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Copyright Information & Resources


The Technology, Education, and Copyright Harmonization (TEACH) Act (Section 110 (2)) facilitates and enables the performance and display of copyrighted materials for distance education.

It is important to understand that the TEACH Act serves as an extension of existing copyright laws. The TEACH Act covers additional situations that may occur in the digital environment but not in the face-to-face classroom.

Fair Use and the TEACH ACT

The major exceptions to the copyright owner’s exclusive rights are: 

  • fair use
  • the face-to-face teaching exception,
  • the distance-learning exception (TEACH Act),
  • the library and archives exception.

Fair Use allows reproduction of copyrighted works for purposes of teaching, scholarship, and research.  The statue sets four factors to be considered in determining whether a use is fair:

The four factors to consider are:

  • the purpose and character of your use
  • the nature of the copyrighted work
  • the amount and substantiality of the portion taken, and
  • the effect of the use upon the potential market

TEACH Act Basics

In order for the use of copyrighted materials in online education to qualify for the TEACH exemptions, the following criteria must be met:

  • The institution must be an accredited, non-profit educational institution.
  • The use must be part of mediated instructional activities.
  • The use must be limited to a specific number of students enrolled in a specific class.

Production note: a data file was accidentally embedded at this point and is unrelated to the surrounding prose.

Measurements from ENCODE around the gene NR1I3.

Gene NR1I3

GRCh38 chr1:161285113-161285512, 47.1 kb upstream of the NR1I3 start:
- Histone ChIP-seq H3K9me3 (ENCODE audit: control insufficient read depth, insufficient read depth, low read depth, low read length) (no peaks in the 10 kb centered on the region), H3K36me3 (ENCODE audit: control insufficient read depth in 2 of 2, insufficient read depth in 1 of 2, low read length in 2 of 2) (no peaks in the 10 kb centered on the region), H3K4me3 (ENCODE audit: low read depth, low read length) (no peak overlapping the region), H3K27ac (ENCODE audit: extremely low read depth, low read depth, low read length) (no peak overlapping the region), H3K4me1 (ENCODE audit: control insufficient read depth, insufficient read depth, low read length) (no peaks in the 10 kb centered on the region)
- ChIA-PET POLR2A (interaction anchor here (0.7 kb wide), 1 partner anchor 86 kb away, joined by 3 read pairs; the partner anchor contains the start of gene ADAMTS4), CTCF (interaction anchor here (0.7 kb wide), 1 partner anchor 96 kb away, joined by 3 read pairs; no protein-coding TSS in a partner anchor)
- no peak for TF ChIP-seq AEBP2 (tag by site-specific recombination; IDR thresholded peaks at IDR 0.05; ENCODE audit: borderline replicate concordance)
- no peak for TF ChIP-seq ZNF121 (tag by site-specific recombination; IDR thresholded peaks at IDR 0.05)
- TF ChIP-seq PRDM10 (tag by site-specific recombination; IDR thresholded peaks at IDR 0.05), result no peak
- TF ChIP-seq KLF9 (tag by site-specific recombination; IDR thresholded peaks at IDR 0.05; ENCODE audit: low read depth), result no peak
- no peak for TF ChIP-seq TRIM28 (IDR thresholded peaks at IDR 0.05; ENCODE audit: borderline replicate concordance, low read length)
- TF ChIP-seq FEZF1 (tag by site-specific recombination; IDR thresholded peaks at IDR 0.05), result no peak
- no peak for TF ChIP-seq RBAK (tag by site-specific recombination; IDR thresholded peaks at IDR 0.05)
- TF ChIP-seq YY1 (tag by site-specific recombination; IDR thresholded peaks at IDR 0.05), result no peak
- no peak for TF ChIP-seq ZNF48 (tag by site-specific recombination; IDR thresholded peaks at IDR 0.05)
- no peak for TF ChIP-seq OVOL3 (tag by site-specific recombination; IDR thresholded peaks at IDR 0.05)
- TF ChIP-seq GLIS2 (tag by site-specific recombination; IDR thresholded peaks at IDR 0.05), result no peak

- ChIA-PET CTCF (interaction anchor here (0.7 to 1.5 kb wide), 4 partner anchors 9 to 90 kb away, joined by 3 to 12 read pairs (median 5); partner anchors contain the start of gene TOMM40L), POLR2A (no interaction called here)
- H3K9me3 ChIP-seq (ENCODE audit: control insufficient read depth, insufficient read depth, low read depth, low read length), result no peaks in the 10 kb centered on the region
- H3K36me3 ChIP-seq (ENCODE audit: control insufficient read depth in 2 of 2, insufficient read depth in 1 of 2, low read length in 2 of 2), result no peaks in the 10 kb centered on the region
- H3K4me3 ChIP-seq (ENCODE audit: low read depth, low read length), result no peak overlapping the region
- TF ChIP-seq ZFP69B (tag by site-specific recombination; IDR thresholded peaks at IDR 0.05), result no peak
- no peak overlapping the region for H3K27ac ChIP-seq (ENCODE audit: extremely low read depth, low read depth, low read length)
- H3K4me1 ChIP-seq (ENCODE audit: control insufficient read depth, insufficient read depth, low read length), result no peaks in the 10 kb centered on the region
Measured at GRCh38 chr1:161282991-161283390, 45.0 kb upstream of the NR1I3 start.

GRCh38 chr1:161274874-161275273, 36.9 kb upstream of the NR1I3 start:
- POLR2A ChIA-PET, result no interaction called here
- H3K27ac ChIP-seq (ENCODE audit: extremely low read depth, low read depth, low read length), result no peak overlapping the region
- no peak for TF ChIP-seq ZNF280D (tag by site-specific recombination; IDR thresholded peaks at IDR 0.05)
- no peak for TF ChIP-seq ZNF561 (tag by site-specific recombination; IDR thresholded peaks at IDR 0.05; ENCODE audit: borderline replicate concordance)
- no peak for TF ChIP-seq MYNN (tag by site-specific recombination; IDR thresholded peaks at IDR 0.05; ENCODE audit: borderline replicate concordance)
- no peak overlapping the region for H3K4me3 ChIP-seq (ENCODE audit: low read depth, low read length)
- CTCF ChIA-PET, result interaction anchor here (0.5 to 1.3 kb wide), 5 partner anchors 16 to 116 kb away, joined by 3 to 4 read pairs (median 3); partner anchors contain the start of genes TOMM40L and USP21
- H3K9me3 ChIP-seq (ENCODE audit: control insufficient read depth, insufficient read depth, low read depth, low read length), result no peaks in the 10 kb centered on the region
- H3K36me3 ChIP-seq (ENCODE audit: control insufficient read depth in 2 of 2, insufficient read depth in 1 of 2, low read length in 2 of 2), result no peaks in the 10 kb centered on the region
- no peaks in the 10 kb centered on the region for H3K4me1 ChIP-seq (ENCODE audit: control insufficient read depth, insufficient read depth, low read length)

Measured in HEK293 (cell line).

• The use must either be for 'live' or asynchronous class sessions.
  • The use must not include the transmission of textbook materials, materials "typically purchased or acquired by students," or works developed specifically for online uses.
  • Only "reasonable and limited portions," such as might be performed or displayed during a typical live classroom session, may be used.
  • The institution must have developed and publicized its copyright policies, specifically informing students that course content may be covered by copyright, and include a notice of copyright on the online materials.
  • The institution must implement some technological measures to ensure compliance with these policies, beyond merely assigning a password. Ensuring compliance through technological means may include user and location authentication through Internet Protocol (IP) checking, content timeouts, print-disabling, cut & paste disabling, etc.

What TEACH Does Not Allow

The new exemptions under TEACH specifically do not extend to:

  • Electronic reserves, coursepacks (electronic or paper) or interlibrary loan (ILL).
  • Commercial document delivery.
  • Textbooks or other digital content provided under license from the author, publisher, aggregator or other entity.
  • Conversion of materials from analog to digital formats, except when the converted material is used solely for authorized transmissions and when a digital version of a work is unavailable or protected by technological measures.

It is also important to note that TEACH does not supersede fair use or existing digital license agreements.

Outside of Class


It does not cover materials an instructor may want students to study, read, listen to or watch on their own time outside of class. Instructors will have to rely on other rights they may have to post those materials, such as the fair use statute, or get permission.

In the case of films that an instructor may want students  to watch on their own time, consult with the library to see if the film or films can be provided to an instructor with all the fair use and permissions obtained legally for the instructor.